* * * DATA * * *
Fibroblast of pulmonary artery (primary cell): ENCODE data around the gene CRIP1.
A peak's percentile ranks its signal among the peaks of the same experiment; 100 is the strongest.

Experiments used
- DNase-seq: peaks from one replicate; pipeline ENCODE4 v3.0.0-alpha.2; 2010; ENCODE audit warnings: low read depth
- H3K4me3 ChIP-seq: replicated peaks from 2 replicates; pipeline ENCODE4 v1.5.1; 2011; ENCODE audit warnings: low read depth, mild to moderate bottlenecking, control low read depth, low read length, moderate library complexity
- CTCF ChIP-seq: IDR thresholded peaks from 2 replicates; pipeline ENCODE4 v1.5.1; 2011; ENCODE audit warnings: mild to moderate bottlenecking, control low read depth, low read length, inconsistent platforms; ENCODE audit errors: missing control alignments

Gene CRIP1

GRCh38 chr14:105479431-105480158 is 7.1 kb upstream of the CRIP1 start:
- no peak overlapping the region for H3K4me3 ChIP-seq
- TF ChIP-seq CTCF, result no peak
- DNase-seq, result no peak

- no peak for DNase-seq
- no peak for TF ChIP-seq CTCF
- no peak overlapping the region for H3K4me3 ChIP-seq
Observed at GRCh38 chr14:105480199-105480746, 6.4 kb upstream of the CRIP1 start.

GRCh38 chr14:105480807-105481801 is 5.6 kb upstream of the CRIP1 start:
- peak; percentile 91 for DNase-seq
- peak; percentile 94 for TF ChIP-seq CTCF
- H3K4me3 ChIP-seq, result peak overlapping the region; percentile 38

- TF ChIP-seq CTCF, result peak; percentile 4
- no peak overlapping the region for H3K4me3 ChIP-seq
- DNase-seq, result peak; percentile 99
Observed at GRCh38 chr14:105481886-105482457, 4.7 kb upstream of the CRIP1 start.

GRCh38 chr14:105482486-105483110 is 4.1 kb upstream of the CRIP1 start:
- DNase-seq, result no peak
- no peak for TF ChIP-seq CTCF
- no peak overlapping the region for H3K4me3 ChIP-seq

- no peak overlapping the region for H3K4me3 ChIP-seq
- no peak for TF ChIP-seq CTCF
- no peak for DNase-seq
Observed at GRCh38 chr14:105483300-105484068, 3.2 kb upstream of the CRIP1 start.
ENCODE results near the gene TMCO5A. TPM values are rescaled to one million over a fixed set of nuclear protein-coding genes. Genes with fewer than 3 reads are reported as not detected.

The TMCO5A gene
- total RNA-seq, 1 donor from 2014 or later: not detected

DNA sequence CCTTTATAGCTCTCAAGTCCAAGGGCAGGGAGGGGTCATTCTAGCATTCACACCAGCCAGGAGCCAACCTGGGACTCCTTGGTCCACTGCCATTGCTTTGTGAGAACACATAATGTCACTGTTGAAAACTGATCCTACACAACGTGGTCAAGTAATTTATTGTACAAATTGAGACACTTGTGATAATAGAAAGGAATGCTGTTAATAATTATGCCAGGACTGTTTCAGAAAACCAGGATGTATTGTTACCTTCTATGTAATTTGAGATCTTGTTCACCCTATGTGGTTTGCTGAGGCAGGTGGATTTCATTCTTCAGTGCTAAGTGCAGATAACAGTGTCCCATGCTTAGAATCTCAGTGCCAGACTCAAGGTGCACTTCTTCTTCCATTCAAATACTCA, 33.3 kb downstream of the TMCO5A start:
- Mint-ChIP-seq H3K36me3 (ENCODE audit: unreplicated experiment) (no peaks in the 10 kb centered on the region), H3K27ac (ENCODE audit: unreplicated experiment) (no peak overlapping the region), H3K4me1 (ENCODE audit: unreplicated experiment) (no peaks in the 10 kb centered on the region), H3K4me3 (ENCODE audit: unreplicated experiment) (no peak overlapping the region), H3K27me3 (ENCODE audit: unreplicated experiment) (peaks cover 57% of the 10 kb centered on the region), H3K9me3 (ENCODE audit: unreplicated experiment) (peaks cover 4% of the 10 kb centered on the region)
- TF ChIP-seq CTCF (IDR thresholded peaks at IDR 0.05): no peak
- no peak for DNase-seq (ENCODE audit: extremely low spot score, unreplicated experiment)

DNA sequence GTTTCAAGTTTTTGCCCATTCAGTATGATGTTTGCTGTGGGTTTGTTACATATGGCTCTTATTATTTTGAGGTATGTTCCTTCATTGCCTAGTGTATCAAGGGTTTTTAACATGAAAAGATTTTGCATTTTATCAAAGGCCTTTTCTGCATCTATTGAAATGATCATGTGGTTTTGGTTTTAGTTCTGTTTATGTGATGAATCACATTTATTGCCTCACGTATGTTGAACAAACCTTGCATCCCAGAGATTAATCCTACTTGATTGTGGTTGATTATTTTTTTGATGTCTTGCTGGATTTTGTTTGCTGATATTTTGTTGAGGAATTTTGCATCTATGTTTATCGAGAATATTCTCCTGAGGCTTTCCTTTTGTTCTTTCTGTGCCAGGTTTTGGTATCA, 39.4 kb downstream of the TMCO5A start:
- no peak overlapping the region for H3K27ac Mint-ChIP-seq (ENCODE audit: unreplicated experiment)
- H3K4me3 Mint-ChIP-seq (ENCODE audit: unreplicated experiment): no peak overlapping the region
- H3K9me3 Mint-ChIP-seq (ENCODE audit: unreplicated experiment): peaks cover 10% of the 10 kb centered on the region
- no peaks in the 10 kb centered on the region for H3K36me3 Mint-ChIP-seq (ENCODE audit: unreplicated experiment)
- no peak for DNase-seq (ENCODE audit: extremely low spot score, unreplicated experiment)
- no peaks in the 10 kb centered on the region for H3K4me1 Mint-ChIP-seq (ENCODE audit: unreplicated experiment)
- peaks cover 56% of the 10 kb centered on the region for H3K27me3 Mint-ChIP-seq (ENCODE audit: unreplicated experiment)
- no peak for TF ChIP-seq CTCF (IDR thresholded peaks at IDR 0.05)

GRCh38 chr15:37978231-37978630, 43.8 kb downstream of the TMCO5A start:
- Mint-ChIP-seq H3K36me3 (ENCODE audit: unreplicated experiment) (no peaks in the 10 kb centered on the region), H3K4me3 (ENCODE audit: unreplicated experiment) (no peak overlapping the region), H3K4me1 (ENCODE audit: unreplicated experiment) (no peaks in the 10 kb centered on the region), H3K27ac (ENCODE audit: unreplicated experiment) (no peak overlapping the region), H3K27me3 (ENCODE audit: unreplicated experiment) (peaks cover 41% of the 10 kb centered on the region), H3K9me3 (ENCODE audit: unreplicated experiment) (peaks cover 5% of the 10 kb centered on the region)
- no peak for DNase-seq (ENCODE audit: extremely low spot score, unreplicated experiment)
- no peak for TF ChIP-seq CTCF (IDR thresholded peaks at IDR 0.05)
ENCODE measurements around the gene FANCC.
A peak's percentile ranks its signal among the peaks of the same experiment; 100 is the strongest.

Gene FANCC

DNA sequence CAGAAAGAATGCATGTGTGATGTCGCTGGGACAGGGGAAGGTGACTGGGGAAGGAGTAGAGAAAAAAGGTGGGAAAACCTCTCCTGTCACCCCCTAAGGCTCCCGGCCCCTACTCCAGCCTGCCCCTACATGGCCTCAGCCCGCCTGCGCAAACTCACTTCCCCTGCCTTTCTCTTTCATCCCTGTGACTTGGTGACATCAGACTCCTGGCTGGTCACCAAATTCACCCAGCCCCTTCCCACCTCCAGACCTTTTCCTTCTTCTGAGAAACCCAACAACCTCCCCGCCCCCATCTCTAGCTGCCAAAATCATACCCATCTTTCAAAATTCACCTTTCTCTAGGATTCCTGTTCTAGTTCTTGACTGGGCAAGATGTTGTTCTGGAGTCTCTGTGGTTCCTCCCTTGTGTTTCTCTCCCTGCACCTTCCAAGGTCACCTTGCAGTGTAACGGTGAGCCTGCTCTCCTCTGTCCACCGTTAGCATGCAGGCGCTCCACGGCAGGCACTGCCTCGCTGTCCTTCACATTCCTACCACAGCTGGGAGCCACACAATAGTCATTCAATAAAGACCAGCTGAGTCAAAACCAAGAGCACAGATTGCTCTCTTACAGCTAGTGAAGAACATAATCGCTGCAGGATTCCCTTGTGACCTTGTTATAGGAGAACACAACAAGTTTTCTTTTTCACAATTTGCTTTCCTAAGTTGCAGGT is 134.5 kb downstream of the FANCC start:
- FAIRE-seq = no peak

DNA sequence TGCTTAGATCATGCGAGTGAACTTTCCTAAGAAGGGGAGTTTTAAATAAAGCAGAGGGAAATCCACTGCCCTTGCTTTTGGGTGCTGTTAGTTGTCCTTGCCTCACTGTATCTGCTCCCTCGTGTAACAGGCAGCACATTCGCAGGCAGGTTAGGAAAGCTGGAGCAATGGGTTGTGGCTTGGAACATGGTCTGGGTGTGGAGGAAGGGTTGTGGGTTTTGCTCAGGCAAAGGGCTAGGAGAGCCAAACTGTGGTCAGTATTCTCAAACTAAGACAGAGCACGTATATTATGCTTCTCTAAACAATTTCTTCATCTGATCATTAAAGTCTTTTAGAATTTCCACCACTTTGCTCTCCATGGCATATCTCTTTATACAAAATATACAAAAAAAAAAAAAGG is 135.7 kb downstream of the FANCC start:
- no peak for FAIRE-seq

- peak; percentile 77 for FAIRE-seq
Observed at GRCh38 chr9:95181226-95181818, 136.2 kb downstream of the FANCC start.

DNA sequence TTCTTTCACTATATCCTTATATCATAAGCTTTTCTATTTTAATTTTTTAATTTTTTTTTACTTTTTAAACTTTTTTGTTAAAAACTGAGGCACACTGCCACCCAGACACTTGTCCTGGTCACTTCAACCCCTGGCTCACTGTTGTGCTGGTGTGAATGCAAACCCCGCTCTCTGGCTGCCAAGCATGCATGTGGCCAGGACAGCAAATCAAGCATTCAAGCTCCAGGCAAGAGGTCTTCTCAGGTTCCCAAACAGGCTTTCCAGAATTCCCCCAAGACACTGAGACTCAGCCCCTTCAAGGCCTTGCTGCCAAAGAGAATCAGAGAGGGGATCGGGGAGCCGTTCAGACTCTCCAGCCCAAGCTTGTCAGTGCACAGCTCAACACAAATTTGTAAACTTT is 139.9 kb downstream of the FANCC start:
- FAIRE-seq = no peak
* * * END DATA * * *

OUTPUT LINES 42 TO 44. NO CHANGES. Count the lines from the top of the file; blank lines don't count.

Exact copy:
- H3K9me3 Mint-ChIP-seq (ENCODE audit: unreplicated experiment): peaks cover 10% of the 10 kb centered on the region
- no peaks in the 10 kb centered on the region for H3K36me3 Mint-ChIP-seq (ENCODE audit: unreplicated experiment)
- no peak for DNase-seq (ENCODE audit: extremely low spot score, unreplicated experiment)